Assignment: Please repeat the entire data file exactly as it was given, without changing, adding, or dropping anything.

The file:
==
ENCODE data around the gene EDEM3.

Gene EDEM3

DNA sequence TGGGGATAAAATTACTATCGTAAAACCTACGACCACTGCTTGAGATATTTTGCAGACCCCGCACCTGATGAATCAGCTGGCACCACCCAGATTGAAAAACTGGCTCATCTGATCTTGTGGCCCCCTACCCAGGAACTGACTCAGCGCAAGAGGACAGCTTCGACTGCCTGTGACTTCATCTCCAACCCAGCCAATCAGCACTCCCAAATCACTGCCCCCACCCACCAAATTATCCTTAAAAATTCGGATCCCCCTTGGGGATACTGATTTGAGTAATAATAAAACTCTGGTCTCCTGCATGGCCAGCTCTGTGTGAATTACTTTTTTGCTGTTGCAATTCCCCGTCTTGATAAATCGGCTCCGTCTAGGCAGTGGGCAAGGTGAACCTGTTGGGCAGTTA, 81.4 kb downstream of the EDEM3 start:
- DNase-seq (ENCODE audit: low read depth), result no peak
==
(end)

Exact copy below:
ENCODE data around the gene EDEM3.

Gene EDEM3

DNA sequence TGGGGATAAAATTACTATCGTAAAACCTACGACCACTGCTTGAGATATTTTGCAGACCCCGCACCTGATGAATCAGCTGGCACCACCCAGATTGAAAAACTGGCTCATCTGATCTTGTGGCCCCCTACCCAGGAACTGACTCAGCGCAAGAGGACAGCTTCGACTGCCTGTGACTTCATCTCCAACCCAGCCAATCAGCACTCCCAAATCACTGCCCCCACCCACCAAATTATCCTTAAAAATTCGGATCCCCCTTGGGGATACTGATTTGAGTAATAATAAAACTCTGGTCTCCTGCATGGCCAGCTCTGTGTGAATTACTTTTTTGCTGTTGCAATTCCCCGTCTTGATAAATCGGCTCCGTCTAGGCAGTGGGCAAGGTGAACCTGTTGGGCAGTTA, 81.4 kb downstream of the EDEM3 start:
- DNase-seq (ENCODE audit: low read depth), result no peak